Estudo retro prospectivo comparando o comportamento dos níveis séricos de colesterol total (CT), lipoproteínas de baixa densidade (LDL) e triglicérides (TG) durante o tratamento com AADs (G-AADs) e um grupo histórico de controle Peg-IFN/RBV (G-PR). Coorte, estudo prospectivo, para estudar o comportamento dos lípides na RVS com AADs. Os dados foram coletados no início do tratamento (baseline: t-base) e na décima segunda semana de tratamento (t-12) para G-AADs e na vigésima quarta semana de tratamento (t-24) para G-PR para a análise comparativa entre os dois grupos. Na avaliação de coorte, as amostras foram coletadas no t-base e na décima segunda semana após o término do tratamento (t-RVS). Delta lípides: diferença entre lípides em t-12/t-24 menos t-base para comparação entre os grupos G-PR e G-AADs e t-RVS menos t-base para análise de lípides na RVS. A análise estatística descritiva, os testes não paramétricos de Kruskal Wallis e Wilcoxon foram utilizados para comparar o delta lípides dos grupos. O valor de P considerado foi de 0,05.


Na avaliação entre os grupos G-PR e G-AADs, incluímos 63 e 121 pacientes, respectivamente. Os grupos não diferiram um do outro (IMC, sexo, genótipo, fibrose, colesterol total, LDL e TG), exceto por idade (50,38±10,44 vs 56±9,69, P=0,0006). Observamos uma diminuição nos níveis de CT e LDL e um aumento de TG no G-PR, no G-AADs ocorreu o oposto (Δ CT -13,9±34,5 vs 4,12±34,3 P=0,0005, Δ LDL -7,16±32 vs 10,13±29,92, P=0,003, Δ TG 4,51±53,7 vs -8,24±49,93, P=0,0025). Na análise de coorte, foram incluídos 102 pacientes, 70% homens e 56% F4. Noventa e cinco deles atingiram a RVS. Observamos um aumento de CT e LDL e uma diminuição de TG em ambos os grupos (RVS e não RVS), sem diferença estatística (Δ CT P=0,68; Δ LDL P=0,69; Δ TG P=0,43). Não encontramos diferença significativa na avaliação dos deltas pelos genótipos 1 e 3 (Δ CT +29,7±40,2 vs +13,4±30,3, P=0,06; Δ LDL + 21,4±28,6 vs +16,6±31,3, P=0,41; Δ TG -3,6±60,6 vs -0,7±40, P=0,91).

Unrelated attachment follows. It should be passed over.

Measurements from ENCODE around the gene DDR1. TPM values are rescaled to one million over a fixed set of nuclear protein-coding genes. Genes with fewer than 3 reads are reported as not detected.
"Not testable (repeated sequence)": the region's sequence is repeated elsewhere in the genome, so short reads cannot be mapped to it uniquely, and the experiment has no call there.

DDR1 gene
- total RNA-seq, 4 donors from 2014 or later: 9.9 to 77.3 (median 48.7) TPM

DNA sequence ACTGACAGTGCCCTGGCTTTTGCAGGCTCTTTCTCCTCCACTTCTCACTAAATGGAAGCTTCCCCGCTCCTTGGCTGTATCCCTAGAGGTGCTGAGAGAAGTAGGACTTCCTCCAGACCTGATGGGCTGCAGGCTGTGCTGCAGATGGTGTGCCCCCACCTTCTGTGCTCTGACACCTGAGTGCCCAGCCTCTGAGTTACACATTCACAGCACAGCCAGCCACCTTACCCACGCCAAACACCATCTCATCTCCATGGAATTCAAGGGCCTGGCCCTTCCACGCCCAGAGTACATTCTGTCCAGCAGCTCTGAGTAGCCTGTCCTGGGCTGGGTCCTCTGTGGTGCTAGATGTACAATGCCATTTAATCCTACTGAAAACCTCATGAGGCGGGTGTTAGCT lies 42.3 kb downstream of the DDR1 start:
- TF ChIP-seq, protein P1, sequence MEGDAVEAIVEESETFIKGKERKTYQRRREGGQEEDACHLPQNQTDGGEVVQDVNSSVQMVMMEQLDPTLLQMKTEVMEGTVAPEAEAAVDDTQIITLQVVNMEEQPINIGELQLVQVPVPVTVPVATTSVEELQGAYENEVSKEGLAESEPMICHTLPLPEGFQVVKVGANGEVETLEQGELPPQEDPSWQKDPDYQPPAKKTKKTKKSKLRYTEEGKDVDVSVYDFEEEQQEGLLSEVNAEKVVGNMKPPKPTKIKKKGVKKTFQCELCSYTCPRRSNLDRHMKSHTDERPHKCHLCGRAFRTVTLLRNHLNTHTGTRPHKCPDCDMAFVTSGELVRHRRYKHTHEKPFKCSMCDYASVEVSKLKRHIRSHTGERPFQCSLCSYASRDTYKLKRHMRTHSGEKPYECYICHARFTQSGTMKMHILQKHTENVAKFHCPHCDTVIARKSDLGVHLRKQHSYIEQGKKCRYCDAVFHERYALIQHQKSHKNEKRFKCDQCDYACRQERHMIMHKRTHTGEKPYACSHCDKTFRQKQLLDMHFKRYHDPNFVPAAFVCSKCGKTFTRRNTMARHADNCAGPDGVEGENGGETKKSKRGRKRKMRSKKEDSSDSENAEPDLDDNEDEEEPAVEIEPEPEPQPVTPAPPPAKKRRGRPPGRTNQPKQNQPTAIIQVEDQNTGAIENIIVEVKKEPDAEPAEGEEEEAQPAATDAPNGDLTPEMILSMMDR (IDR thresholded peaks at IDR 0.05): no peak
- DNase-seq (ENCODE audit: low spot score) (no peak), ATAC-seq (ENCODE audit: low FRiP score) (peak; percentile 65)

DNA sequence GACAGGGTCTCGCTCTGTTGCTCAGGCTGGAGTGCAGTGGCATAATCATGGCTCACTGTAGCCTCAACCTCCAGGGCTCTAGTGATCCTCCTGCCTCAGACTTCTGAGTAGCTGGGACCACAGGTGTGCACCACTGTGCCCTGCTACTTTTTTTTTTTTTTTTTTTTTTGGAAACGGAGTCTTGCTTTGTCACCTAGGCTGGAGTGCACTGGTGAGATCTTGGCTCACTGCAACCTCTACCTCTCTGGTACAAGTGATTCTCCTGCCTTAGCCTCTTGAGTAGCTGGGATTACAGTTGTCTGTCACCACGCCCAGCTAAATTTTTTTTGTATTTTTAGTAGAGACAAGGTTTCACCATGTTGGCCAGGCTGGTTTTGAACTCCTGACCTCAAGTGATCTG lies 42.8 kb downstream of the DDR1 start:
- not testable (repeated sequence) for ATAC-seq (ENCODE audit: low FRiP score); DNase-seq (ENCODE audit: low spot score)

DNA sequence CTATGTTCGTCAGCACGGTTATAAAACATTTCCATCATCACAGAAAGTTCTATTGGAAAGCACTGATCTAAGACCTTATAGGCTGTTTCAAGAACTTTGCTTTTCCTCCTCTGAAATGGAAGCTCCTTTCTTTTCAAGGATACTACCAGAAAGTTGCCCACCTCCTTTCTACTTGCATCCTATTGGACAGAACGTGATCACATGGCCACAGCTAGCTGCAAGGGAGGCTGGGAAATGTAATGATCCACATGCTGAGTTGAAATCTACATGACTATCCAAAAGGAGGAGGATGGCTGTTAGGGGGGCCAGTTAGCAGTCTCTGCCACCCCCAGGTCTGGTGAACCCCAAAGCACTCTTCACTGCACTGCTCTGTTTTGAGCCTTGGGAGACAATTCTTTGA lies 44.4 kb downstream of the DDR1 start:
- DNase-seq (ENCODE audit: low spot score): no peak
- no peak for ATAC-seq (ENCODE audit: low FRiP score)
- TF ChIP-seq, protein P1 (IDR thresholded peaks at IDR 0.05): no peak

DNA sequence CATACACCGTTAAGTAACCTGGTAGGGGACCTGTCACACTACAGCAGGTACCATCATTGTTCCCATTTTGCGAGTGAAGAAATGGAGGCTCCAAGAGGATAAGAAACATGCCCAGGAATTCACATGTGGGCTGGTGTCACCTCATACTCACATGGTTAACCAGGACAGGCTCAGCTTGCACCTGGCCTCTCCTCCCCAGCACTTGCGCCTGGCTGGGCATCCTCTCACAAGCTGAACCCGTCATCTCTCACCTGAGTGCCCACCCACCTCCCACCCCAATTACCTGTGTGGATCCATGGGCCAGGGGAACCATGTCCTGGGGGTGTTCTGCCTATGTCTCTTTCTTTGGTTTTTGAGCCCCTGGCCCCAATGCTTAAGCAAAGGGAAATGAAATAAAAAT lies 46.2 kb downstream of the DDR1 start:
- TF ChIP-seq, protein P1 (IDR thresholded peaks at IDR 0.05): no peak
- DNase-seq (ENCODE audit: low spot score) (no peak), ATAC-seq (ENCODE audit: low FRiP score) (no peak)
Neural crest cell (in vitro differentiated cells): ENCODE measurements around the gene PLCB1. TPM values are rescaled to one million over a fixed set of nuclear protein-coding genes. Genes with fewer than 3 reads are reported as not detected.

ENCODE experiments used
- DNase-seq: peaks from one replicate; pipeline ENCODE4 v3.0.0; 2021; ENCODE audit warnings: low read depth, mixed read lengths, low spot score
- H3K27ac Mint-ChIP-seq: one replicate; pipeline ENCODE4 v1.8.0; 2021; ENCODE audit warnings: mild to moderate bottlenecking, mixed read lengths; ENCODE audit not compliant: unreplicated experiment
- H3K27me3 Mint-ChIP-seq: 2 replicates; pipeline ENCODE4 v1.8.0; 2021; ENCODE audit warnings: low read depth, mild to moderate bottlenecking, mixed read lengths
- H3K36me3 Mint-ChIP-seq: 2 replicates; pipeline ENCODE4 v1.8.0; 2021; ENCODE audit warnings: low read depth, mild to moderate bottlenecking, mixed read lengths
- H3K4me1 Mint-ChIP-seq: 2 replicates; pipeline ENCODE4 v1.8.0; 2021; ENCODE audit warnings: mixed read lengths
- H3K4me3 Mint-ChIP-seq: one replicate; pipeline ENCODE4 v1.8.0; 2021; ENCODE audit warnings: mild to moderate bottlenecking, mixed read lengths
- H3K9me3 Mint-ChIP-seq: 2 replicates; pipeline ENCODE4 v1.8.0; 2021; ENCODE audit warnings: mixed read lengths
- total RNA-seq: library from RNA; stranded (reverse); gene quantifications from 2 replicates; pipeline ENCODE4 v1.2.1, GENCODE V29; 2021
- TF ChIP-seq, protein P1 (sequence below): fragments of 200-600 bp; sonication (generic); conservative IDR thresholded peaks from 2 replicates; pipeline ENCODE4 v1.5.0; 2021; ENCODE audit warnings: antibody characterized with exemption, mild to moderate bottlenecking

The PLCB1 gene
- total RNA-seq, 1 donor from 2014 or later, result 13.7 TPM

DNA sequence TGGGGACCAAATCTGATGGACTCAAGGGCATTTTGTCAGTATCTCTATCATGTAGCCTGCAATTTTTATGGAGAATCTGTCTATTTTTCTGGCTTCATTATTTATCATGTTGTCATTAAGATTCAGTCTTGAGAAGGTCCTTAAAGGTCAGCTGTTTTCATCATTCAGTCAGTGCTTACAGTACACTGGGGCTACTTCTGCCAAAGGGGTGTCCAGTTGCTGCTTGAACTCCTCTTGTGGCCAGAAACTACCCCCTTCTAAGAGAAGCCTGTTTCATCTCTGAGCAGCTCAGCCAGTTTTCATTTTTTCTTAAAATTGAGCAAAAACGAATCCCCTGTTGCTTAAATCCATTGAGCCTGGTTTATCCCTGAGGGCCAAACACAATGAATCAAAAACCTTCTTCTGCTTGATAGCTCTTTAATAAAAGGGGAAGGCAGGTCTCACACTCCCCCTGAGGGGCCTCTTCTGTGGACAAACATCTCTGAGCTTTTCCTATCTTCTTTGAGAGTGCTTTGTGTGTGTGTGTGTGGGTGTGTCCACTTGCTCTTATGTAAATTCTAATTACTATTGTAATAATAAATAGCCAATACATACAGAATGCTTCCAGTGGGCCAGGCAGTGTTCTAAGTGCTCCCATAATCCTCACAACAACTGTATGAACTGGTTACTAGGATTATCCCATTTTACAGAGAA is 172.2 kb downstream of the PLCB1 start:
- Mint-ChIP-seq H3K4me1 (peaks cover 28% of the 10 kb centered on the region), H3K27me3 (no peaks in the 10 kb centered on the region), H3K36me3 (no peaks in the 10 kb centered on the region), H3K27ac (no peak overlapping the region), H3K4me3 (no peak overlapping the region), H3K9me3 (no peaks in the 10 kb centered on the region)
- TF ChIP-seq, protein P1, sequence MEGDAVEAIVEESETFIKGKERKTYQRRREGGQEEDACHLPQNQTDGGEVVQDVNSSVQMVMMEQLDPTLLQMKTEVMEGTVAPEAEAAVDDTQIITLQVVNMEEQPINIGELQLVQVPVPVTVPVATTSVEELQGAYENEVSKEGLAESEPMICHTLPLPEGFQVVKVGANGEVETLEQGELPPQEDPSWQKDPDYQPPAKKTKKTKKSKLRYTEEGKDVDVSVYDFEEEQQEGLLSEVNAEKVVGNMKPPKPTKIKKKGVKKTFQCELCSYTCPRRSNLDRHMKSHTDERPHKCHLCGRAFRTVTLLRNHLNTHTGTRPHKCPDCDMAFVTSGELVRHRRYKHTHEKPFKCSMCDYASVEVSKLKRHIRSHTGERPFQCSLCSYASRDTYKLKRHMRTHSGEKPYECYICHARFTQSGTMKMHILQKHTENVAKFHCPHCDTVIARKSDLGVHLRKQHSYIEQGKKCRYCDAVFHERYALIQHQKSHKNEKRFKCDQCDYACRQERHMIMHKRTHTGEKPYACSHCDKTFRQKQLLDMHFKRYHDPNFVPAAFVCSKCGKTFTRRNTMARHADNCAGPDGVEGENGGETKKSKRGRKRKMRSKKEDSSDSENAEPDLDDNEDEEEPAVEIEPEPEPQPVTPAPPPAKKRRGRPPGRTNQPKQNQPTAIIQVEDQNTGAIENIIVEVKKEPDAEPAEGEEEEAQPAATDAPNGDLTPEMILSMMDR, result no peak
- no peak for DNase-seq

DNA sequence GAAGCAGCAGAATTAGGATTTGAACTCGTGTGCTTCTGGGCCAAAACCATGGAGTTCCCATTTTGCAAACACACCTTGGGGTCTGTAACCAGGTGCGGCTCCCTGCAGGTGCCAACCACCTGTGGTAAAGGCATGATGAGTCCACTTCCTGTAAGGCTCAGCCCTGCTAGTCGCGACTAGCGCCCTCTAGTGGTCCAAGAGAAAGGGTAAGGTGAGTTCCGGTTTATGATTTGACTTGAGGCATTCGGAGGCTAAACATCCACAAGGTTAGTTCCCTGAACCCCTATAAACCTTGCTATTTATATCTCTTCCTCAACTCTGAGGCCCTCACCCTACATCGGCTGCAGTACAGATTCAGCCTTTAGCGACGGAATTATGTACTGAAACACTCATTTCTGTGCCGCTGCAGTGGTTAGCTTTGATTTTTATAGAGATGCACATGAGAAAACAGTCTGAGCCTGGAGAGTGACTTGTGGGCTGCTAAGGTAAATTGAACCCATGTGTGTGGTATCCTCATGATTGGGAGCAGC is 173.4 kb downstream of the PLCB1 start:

O nível de lípides séricos diferiu durante o tratamento com Peg-IFN/RBV e AADs. O tratamento com AADs foi associado a um aumento de CT e LDL e uma diminuição de TG, independentemente da RVS.

DESCRITORES: Hepatite C; Metabolismo dos lipídeos; Análise virológica; Interferon-alfa; Antivirais, uso terapêutico


Hepatitis C virus (HCV) infection is a serious public health problem, that infects approximately 170 million people worldwide1. It remains the leading cause of death from liver disease and, despite recent medical advances in HCV therapy, it is still the principal indication for liver transplantation in the United States2,3. Eighty-five percent of people who are infected fail to achieve clearance of the virus and become chronically infected4. Hepatic cirrhosis will be developed by 20% of them within about 20 years. In the cirrhotic patients, 6% will develop terminal hepatic disease, and 4% will develop hepatocellular carcinoma (HCC) per year5,6.

Chronic Hepatitis C (CHC) has shown an interaction with lipids, and it is associated with hepatic steatosis and serious lipids changes, beside that the lipids participate actively in viral replication7,8. To facilitate viral assembly and production, HCV proteins interact with lipidic droplets by associating themselves with low-density lipoproteins (LDL) called “lipoviric” particles (LPV). The incorporation of host apolipoproteins into the LVP could be a mechanism to facilitate the HCV entry in the hepatocyte8,9. Viral assembly and production of infective particles requires many apolipoproteins10,11. Moreover, elevated serum lipid levels have been associated with the rate of sustained viral response (SVR) to pegylated interferon and ribavirin (Peg-IFN/RBV) therapy for chronic HCV-infected patients12,13. So, there are many facts showing a connection between HCV infection and lipids.